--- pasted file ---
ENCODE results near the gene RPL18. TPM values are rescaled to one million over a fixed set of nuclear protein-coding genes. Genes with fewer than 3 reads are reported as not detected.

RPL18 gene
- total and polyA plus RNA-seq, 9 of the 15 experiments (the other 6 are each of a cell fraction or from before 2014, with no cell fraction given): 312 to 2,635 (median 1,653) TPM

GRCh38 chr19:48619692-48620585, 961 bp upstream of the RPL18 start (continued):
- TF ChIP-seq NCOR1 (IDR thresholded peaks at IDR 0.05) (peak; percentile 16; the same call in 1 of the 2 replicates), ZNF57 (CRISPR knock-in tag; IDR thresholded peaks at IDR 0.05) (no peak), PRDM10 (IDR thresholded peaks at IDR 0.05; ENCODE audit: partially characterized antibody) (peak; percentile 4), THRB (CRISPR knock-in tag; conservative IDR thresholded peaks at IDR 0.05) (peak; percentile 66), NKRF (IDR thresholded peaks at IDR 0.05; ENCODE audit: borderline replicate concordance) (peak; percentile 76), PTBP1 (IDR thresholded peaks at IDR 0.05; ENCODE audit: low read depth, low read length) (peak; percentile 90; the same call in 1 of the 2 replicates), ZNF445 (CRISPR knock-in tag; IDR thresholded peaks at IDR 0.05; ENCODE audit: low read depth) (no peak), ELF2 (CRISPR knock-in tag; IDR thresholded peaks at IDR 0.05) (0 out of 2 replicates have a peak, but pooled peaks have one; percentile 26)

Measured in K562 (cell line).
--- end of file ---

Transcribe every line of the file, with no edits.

ENCODE results near the gene RPL18. TPM values are rescaled to one million over a fixed set of nuclear protein-coding genes. Genes with fewer than 3 reads are reported as not detected.

RPL18 gene
- total and polyA plus RNA-seq, 9 of the 15 experiments (the other 6 are each of a cell fraction or from before 2014, with no cell fraction given): 312 to 2,635 (median 1,653) TPM

GRCh38 chr19:48619692-48620585, 961 bp upstream of the RPL18 start (continued):
- TF ChIP-seq NCOR1 (IDR thresholded peaks at IDR 0.05) (peak; percentile 16; the same call in 1 of the 2 replicates), ZNF57 (CRISPR knock-in tag; IDR thresholded peaks at IDR 0.05) (no peak), PRDM10 (IDR thresholded peaks at IDR 0.05; ENCODE audit: partially characterized antibody) (peak; percentile 4), THRB (CRISPR knock-in tag; conservative IDR thresholded peaks at IDR 0.05) (peak; percentile 66), NKRF (IDR thresholded peaks at IDR 0.05; ENCODE audit: borderline replicate concordance) (peak; percentile 76), PTBP1 (IDR thresholded peaks at IDR 0.05; ENCODE audit: low read depth, low read length) (peak; percentile 90; the same call in 1 of the 2 replicates), ZNF445 (CRISPR knock-in tag; IDR thresholded peaks at IDR 0.05; ENCODE audit: low read depth) (no peak), ELF2 (CRISPR knock-in tag; IDR thresholded peaks at IDR 0.05) (0 out of 2 replicates have a peak, but pooled peaks have one; percentile 26)

Measured in K562 (cell line).